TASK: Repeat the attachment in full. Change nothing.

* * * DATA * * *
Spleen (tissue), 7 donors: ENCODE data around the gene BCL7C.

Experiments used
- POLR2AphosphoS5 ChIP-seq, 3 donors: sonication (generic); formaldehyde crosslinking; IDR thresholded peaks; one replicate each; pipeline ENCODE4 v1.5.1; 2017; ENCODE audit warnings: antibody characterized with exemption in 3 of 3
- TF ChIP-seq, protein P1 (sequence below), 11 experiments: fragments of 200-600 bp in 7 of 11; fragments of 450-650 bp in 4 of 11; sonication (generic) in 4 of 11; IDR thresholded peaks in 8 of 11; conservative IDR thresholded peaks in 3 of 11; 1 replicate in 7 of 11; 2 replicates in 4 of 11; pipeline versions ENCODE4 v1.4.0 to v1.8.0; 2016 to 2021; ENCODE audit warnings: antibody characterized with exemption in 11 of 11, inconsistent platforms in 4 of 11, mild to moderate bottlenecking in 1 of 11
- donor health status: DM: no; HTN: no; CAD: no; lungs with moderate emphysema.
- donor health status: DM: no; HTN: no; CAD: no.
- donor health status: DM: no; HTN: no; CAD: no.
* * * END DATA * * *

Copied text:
Spleen (tissue), 7 donors: ENCODE data around the gene BCL7C.

Experiments used
- POLR2AphosphoS5 ChIP-seq, 3 donors: sonication (generic); formaldehyde crosslinking; IDR thresholded peaks; one replicate each; pipeline ENCODE4 v1.5.1; 2017; ENCODE audit warnings: antibody characterized with exemption in 3 of 3
- TF ChIP-seq, protein P1 (sequence below), 11 experiments: fragments of 200-600 bp in 7 of 11; fragments of 450-650 bp in 4 of 11; sonication (generic) in 4 of 11; IDR thresholded peaks in 8 of 11; conservative IDR thresholded peaks in 3 of 11; 1 replicate in 7 of 11; 2 replicates in 4 of 11; pipeline versions ENCODE4 v1.4.0 to v1.8.0; 2016 to 2021; ENCODE audit warnings: antibody characterized with exemption in 11 of 11, inconsistent platforms in 4 of 11, mild to moderate bottlenecking in 1 of 11
- donor health status: DM: no; HTN: no; CAD: no; lungs with moderate emphysema.
- donor health status: DM: no; HTN: no; CAD: no.
- donor health status: DM: no; HTN: no; CAD: no.